A cross product in 7 dimensions

Can you define something like cross product of three-dimensional vectors in other dimensions? That depends on what you mean by a product being “like” the familiar cross product. In [1] Walsh lists several properties of the cross product, and proves that there exists a product with these properties only in dimensions 1, 3, and 7.

\begin{align*} \mathbf{a} \times \mathbf{b} &= -(\mathbf{b} \times \mathbf{a}) \\ \mathbf{a} \times (\mathbf{b} + \mathbf{c}) &= (\mathbf{a} \times \mathbf{b}) + (\mathbf{a} \times \mathbf{c}) \\ \lambda(\mathbf{a} \times \mathbf{b}) &= (\lambda \mathbf{a}) \times \mathbf{b} \\ \mathbf{a} \cdot (\mathbf{a} \times \mathbf{b}) &= 0 \\ |\mathbf{a} \times \mathbf{b}|^2 &= |\mathbf{a}|^2 |\mathbf{b}|^2 - (\mathbf{a}\cdot \mathbf{b})^2 \end{align*}

Walsh points out that given the first four properties, the last is equivalent to saying that the product of two orthogonal unit vectors is another unit vector.

In one dimension, define the cross product of any two “vectors” to be 0. This trivial cross product only works in one dimension because there are no orthogonal unit vectors in one dimension.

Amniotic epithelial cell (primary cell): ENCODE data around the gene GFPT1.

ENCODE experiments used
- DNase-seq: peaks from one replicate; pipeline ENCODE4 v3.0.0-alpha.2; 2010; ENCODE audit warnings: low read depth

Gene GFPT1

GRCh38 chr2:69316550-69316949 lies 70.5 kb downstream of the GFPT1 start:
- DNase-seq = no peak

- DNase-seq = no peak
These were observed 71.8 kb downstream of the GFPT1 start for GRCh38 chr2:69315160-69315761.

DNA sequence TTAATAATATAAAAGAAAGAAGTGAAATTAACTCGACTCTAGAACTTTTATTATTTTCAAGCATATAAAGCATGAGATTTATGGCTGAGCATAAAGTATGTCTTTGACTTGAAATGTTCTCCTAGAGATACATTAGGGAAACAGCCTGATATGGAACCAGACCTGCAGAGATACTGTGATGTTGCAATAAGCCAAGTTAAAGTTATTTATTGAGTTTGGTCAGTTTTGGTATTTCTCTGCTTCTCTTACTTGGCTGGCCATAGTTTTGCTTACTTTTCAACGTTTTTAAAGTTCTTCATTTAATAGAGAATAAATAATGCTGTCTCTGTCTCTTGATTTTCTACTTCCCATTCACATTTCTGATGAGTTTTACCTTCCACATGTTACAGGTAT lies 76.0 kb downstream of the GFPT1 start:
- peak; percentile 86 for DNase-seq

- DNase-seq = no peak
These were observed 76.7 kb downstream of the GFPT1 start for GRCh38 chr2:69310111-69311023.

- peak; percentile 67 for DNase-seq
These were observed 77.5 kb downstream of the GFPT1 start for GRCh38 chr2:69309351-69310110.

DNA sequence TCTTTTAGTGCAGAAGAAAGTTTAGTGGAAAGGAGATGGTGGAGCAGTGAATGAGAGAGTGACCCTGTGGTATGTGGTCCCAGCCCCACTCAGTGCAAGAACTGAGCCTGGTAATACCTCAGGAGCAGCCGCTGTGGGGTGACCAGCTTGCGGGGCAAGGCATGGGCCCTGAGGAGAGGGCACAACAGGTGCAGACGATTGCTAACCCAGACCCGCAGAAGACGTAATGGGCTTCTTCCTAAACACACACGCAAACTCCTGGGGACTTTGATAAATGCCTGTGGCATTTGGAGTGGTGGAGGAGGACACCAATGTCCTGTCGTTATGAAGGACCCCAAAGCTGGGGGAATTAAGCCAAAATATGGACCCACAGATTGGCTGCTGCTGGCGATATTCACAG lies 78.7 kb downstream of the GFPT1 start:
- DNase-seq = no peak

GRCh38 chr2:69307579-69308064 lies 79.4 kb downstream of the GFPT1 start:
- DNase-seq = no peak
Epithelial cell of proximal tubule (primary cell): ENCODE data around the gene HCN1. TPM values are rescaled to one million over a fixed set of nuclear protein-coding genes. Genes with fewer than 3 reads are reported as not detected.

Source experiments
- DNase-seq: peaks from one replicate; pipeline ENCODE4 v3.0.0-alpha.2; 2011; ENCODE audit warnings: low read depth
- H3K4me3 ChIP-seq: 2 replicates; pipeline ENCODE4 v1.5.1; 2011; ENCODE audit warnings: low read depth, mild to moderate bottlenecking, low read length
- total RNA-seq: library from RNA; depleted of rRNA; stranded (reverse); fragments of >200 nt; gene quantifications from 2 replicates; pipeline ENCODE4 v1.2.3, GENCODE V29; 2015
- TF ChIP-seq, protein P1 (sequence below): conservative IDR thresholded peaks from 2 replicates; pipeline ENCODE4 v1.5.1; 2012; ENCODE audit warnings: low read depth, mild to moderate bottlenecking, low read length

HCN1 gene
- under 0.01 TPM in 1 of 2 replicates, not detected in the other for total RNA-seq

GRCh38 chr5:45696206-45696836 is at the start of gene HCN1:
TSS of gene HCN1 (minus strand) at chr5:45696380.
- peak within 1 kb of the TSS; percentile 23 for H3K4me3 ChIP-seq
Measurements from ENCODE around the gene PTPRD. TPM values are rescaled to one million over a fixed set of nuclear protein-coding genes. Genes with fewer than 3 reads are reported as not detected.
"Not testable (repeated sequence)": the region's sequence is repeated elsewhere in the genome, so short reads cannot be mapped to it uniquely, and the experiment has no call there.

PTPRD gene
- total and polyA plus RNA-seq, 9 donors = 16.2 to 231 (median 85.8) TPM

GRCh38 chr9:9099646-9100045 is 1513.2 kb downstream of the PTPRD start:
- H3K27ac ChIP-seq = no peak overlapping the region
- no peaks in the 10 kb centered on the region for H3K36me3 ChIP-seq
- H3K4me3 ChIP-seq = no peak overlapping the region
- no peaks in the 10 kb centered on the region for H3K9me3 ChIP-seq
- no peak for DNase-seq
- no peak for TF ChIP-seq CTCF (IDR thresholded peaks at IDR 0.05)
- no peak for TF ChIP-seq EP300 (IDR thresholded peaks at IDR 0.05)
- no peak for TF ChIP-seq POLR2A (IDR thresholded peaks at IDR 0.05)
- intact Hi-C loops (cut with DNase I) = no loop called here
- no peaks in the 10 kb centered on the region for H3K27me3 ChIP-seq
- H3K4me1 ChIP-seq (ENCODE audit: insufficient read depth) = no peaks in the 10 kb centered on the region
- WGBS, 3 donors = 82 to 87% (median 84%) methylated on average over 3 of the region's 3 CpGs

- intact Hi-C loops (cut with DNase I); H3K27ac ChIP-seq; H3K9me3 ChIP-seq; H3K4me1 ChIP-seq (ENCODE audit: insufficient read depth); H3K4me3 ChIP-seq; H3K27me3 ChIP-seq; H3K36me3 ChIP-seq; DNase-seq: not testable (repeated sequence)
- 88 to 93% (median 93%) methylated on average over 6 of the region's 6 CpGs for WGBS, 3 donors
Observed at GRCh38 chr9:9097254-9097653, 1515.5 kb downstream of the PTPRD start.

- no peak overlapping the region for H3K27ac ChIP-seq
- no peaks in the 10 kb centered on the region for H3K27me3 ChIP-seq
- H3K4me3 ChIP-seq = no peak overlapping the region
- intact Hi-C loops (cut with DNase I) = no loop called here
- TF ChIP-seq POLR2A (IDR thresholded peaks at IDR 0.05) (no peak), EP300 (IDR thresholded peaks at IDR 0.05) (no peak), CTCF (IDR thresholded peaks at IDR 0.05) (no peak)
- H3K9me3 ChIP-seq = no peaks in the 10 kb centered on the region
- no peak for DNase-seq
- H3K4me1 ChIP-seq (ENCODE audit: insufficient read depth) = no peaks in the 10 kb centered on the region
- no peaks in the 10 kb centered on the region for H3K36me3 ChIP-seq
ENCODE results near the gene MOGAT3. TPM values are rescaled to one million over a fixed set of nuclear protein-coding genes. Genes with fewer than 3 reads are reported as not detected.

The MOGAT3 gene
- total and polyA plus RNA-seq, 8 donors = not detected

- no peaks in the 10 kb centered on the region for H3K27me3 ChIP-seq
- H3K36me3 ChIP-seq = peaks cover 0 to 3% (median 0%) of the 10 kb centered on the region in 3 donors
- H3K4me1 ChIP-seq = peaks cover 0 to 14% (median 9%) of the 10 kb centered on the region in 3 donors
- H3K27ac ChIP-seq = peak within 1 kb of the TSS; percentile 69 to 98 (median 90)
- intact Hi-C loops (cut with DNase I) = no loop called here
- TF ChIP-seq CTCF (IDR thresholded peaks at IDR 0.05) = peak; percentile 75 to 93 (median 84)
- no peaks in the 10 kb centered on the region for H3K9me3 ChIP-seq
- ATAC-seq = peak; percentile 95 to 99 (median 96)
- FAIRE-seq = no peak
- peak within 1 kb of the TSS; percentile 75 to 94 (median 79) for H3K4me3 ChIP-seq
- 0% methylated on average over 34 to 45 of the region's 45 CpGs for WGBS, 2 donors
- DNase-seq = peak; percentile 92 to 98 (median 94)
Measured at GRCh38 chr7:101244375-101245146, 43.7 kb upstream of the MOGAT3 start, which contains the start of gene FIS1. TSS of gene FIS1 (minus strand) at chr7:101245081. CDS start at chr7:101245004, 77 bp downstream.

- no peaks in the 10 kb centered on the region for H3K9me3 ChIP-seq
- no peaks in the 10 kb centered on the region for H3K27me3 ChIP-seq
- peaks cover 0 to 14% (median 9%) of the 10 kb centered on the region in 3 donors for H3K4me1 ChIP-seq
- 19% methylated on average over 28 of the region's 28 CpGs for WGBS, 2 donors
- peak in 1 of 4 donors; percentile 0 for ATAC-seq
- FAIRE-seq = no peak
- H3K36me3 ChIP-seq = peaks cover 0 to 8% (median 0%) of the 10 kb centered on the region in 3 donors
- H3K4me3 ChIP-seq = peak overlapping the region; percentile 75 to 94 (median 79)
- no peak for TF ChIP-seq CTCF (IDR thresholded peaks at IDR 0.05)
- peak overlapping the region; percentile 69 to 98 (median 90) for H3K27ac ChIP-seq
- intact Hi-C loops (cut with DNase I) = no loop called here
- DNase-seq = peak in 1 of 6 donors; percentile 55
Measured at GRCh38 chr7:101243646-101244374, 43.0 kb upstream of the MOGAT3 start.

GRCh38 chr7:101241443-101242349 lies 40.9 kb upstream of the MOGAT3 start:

To define his cross product in seven dimensions, Walsh partitions the seven components of a vector into groups of 3, 1, and 3 and treats the groups of size three as three dimensional vectors. Then he defines the product as follows:

\begin{align*} (\mathbf{a}_1, \lambda_1, \mathbf{b}_1) \times (\mathbf{a}_2, \lambda_2, \mathbf{b}_2) \equiv\,\,& \Big(\lambda_1 \mathbf{b}_2 - \lambda_2 \mathbf{b}_1 + \mathbf{a}_1\times \mathbf{a}_2 - \mathbf{b}_1\times \mathbf{b}_2, \\ & \phantom{\big(}\,\,\mathbf{a}_2 \cdot \mathbf{b}_1 - \mathbf{a}_1\cdot \mathbf{b}_2 ,\\ & \phantom{\big(}\,\,\lambda_2 \mathbf{a}_1 - \lambda_1 \mathbf{a}_2 - \mathbf{a}_1\times \mathbf{b}_2 - \mathbf{b}_1 \times \mathbf{a}_2 \Big) \end{align*}

On the left side, × means the cross product in seven dimensions. On the right side, × means the ordinary cross product in three dimensions.

Although this product satisfies the properties of cross product given at the top of the post, Walsh points out that his product does not satisfy the Lie identity

\mathbf{a} \times (\mathbf{b} \times \mathbf{c}) + \mathbf{c} \times (\mathbf{a} \times \mathbf{b}) + \mathbf{b}\times(\mathbf{c} \times \mathbf{a}) = \mathbf{0}

that the ordinary cross product satisfies. This shows that the Lie identity is not a consequence of the identities above.

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[1] Bertram Walsh. The Scarcity of Cross Products on Euclidean Spaces. The American Mathematical Monthly, Feb., 1967, pp. 188-194

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